Cosman Hand Tool Workshops Offers Free Lifetime Membership to Wounded VetsComments (0)
Time and time again, I have
found that woodworkers have the biggest hearts in giving back when it comes to
helping others. Assistance comes in many different forms, sometimes sharing
their wisdom in the shop with projects to opening up their shops for education.
But when it involves another human being who has been compromised by a
misfortune in health or disability, woodworkers are the first to knock on the
door to offer help, or come to the rescue with aid. I have found
woodworkers building shops for the disabled, helping them to acquire tools,
picking their fellow woodworker up, driving them to and from an event,
physician, rehab or hospital and just being there with their families. Many of
these involve our returning service personnel who have faithfully served their
country, and have come back with injuries, disabilities, and PTSD (Post-Traumatic Stress
Disorder). This is the case for U.S. Marine Veteran Cpl.
Jesse was in the NWSS
(Nuclear Weapons Support Section) ground support division, flown into Central
Iraq with the Osprey MV-22 helicopter/plane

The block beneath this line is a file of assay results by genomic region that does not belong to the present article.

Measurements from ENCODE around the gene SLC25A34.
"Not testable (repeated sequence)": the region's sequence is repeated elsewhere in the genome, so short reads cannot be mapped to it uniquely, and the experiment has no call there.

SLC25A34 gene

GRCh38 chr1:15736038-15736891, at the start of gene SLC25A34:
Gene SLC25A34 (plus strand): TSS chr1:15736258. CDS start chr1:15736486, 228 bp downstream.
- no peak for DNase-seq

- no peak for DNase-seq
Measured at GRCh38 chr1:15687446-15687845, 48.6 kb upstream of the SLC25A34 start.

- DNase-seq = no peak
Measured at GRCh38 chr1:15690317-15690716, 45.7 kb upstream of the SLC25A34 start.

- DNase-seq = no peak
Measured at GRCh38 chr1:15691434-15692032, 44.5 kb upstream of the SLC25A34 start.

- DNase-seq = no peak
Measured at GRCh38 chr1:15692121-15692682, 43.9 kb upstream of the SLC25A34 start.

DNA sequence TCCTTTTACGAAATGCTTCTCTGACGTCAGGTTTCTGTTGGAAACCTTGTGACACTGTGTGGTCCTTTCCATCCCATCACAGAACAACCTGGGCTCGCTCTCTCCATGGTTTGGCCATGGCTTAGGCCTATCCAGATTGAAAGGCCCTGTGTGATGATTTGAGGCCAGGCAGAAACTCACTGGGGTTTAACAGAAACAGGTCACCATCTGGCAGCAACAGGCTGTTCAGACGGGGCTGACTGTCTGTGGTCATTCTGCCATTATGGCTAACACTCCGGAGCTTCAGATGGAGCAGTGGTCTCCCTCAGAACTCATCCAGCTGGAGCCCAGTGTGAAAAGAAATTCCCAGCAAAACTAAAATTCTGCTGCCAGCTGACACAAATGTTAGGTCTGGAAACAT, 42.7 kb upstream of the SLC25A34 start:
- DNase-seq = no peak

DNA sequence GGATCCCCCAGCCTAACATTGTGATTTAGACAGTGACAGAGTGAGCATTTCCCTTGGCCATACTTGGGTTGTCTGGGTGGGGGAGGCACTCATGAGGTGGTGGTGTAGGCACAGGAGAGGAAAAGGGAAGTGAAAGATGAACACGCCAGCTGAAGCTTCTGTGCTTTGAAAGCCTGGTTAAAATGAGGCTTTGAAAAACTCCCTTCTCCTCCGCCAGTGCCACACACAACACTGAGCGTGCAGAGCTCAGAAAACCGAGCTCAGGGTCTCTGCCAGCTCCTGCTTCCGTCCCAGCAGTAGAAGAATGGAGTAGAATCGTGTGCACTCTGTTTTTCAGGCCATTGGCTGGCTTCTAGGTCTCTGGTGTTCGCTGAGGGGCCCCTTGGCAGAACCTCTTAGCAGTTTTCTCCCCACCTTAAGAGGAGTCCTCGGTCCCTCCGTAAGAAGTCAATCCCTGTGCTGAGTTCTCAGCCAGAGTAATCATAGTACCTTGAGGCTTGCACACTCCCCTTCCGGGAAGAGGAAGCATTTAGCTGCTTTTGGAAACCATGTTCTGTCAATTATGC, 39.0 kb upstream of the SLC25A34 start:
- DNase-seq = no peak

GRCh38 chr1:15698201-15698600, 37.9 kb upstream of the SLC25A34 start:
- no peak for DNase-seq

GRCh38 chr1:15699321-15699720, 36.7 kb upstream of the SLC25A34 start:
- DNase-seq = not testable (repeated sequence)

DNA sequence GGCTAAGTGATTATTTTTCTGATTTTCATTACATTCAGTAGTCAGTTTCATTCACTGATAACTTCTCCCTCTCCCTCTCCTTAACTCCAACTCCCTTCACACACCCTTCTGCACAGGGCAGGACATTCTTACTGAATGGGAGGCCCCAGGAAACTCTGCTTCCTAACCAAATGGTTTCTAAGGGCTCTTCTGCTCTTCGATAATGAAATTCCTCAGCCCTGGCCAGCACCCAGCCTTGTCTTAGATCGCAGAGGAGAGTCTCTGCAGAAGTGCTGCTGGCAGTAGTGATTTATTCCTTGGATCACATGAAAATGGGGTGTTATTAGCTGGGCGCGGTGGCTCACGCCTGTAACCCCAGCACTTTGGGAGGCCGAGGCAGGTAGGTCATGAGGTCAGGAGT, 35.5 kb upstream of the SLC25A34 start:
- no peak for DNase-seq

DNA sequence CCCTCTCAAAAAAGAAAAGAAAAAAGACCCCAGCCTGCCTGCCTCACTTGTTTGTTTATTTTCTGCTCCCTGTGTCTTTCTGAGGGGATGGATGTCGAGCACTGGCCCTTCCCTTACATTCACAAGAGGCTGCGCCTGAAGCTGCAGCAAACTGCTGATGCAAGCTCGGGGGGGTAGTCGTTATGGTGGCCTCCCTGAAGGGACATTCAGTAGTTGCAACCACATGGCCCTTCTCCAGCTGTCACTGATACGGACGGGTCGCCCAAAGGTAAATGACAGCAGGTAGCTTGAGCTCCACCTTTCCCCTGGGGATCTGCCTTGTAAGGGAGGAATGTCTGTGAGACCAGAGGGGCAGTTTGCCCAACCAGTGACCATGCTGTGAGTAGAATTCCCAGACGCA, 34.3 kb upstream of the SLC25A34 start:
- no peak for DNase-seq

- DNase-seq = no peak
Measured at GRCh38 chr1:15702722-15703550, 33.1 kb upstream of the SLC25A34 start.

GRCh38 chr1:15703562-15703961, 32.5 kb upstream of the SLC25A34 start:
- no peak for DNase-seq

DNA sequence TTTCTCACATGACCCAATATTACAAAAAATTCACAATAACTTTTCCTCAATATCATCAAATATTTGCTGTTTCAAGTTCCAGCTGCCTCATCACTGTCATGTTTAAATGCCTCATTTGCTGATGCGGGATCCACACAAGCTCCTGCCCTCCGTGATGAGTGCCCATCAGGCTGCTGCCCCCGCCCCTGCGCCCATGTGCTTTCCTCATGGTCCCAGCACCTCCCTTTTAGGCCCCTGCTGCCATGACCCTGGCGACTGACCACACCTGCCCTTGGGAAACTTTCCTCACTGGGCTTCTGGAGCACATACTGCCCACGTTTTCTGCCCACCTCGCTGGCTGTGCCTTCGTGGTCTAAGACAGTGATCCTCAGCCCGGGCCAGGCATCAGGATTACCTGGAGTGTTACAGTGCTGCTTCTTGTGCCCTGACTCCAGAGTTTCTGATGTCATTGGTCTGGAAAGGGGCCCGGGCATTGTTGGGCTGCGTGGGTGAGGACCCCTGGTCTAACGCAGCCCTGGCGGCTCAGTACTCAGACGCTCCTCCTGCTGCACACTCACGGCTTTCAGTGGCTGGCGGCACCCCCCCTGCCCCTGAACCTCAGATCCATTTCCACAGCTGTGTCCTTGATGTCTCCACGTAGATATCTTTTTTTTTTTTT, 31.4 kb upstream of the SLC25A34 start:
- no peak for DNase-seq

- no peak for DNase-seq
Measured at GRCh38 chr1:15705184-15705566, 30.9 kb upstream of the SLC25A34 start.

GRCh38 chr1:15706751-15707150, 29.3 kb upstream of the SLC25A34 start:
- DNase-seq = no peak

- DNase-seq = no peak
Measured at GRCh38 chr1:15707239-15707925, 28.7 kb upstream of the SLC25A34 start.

which has the ability to takeoff and land horizontally and vertically. Although
his expertise is being a professional chef, he along with his division were
trained in the infantry QRF (Quick Reaction Force) to Al Asad FOB (Fowarding Operating
Base). Jesse explained, “There are many great
people in Iraq desiring peace, but also needing and wanting our help as they
welcomed us into their villages. Some of the Marines got together and
donated toys to the children while stationed in Iraq. He mentioned that
the media sometimes paints a picture that all things are bad where we end up
serving. That is not the case. There was more good going on working with
the people here.”
According to Jesse, “This
area has small pockets of insurgents which not only strong arm our troop
divisions, but also bully the peaceful communities living there.” During
the operation in which their main mission was to build water wells for three
villages, they were driving back when they hit what turned out to be an old IED (Improvised Explosive Device). Jesse was thrown from the vehicle and was
injured. He has since finished his contract with the Marines, and has been
Jesse returned home to his
small 2-bedroom apartment located in a complex in Southern California. With
nerve damage and internal injuries to his lower back, arms and wrists, he tried
working for a while as a pro chef with some VA compensation. However the pain
was too much to continue standing for long periods of time and the VA
compensation was not enough to live on. Jesse tries to work in his shop
as much as possible every day, trying to get past the pain. Usually 3-4